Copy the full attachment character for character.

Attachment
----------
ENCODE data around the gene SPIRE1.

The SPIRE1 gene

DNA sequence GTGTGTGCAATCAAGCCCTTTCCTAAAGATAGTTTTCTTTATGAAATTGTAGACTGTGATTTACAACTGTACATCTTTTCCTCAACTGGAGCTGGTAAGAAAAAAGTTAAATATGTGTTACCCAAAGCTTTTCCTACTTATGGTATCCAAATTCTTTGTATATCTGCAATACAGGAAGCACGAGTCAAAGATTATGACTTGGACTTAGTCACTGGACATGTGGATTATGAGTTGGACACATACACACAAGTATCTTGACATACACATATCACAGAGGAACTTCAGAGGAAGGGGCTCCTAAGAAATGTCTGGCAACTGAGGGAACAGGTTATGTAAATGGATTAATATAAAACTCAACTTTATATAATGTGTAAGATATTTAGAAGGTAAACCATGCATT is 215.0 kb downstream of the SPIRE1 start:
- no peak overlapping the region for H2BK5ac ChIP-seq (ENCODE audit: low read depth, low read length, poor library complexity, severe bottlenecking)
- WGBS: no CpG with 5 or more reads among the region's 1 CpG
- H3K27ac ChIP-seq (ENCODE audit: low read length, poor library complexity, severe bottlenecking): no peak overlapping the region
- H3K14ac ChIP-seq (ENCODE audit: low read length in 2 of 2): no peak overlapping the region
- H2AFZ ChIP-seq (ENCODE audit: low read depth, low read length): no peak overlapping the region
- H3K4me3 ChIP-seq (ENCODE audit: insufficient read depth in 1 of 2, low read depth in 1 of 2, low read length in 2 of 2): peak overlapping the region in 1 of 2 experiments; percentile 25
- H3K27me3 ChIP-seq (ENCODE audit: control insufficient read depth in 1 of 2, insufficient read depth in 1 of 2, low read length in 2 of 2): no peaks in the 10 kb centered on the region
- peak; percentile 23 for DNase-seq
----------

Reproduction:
ENCODE data around the gene SPIRE1.

The SPIRE1 gene

DNA sequence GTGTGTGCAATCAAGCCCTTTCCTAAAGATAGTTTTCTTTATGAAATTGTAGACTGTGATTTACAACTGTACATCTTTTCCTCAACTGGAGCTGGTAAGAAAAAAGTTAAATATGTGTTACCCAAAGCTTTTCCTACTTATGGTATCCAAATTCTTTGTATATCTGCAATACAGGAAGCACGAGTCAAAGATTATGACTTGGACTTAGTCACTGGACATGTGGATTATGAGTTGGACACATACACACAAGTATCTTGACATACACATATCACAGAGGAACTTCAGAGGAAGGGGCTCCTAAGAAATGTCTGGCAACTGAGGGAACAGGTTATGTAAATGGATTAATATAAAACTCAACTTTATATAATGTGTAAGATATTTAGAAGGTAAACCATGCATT is 215.0 kb downstream of the SPIRE1 start:
- no peak overlapping the region for H2BK5ac ChIP-seq (ENCODE audit: low read depth, low read length, poor library complexity, severe bottlenecking)
- WGBS: no CpG with 5 or more reads among the region's 1 CpG
- H3K27ac ChIP-seq (ENCODE audit: low read length, poor library complexity, severe bottlenecking): no peak overlapping the region
- H3K14ac ChIP-seq (ENCODE audit: low read length in 2 of 2): no peak overlapping the region
- H2AFZ ChIP-seq (ENCODE audit: low read depth, low read length): no peak overlapping the region
- H3K4me3 ChIP-seq (ENCODE audit: insufficient read depth in 1 of 2, low read depth in 1 of 2, low read length in 2 of 2): peak overlapping the region in 1 of 2 experiments; percentile 25
- H3K27me3 ChIP-seq (ENCODE audit: control insufficient read depth in 1 of 2, insufficient read depth in 1 of 2, low read length in 2 of 2): no peaks in the 10 kb centered on the region
- peak; percentile 23 for DNase-seq